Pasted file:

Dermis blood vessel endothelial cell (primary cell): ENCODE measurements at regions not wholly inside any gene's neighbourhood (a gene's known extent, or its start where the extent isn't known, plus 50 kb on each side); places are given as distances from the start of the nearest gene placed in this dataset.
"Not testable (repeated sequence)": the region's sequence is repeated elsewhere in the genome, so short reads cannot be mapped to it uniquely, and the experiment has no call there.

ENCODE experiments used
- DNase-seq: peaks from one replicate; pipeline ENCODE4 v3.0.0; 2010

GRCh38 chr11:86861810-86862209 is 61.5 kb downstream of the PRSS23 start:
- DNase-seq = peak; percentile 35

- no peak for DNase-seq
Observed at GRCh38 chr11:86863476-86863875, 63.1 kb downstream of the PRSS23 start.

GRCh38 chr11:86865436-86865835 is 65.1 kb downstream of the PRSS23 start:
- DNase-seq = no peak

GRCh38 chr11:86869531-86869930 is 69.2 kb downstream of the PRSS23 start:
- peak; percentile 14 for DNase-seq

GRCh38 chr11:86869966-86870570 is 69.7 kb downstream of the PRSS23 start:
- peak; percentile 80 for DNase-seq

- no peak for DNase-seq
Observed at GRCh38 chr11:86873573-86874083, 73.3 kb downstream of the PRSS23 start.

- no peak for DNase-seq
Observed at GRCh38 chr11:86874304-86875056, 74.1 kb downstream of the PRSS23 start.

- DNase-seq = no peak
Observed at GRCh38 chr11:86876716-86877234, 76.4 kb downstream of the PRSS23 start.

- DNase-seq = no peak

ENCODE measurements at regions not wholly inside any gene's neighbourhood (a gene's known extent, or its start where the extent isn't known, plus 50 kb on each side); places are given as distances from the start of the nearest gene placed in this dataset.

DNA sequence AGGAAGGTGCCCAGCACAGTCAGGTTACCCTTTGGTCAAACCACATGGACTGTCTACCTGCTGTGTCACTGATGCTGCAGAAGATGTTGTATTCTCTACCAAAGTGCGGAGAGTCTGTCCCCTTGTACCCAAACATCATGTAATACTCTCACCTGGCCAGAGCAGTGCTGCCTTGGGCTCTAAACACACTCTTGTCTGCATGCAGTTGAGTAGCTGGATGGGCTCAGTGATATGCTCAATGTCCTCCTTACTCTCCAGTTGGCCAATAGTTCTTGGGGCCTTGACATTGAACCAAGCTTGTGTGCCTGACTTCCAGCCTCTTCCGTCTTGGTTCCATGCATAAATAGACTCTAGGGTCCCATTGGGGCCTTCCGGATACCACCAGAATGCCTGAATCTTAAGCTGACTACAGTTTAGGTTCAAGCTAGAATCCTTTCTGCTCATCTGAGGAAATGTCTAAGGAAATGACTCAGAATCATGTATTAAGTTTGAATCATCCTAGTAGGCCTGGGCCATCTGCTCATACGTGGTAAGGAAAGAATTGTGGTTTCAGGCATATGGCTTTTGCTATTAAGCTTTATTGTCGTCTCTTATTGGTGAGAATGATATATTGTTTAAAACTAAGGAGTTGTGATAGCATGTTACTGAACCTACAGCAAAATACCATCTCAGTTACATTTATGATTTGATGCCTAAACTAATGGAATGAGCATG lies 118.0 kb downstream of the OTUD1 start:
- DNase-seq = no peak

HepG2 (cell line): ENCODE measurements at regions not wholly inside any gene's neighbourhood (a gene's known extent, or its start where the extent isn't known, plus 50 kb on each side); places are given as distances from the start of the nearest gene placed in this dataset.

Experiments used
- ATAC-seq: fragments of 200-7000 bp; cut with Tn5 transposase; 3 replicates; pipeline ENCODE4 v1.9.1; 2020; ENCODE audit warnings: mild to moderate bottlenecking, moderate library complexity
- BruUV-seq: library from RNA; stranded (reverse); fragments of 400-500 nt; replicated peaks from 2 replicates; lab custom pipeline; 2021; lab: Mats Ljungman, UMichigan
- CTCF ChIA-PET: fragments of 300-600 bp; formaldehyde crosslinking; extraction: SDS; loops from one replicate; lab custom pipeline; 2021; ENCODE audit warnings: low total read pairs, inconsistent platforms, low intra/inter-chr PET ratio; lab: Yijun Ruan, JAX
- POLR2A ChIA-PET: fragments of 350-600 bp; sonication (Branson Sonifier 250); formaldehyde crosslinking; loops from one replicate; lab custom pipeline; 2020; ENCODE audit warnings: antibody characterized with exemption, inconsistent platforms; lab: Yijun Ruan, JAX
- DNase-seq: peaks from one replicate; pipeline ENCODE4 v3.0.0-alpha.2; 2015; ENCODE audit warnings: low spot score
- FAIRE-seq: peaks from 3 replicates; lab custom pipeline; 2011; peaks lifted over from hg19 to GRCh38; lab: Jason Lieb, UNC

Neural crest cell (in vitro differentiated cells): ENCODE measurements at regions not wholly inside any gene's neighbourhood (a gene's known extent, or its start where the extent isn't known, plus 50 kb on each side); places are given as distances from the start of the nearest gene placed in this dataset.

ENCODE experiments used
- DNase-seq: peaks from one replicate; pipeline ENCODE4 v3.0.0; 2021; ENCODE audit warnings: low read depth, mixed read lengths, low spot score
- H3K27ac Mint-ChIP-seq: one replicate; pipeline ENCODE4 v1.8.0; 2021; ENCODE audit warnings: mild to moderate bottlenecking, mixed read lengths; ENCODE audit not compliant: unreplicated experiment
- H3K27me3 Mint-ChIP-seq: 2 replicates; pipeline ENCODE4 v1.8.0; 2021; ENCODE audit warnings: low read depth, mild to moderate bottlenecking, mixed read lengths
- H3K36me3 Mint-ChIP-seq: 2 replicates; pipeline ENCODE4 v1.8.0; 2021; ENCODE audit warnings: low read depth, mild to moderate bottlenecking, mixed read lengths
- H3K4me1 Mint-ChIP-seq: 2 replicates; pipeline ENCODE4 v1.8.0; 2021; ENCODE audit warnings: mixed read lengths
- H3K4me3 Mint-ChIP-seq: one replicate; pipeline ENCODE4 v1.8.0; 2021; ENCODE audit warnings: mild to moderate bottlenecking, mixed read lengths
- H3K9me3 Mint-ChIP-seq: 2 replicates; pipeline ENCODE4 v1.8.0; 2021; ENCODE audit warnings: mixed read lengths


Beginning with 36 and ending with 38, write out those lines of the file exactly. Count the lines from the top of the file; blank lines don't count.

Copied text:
- H3K27ac Mint-ChIP-seq: one replicate; pipeline ENCODE4 v1.8.0; 2021; ENCODE audit warnings: mild to moderate bottlenecking, mixed read lengths; ENCODE audit not compliant: unreplicated experiment
- H3K27me3 Mint-ChIP-seq: 2 replicates; pipeline ENCODE4 v1.8.0; 2021; ENCODE audit warnings: low read depth, mild to moderate bottlenecking, mixed read lengths
- H3K36me3 Mint-ChIP-seq: 2 replicates; pipeline ENCODE4 v1.8.0; 2021; ENCODE audit warnings: low read depth, mild to moderate bottlenecking, mixed read lengths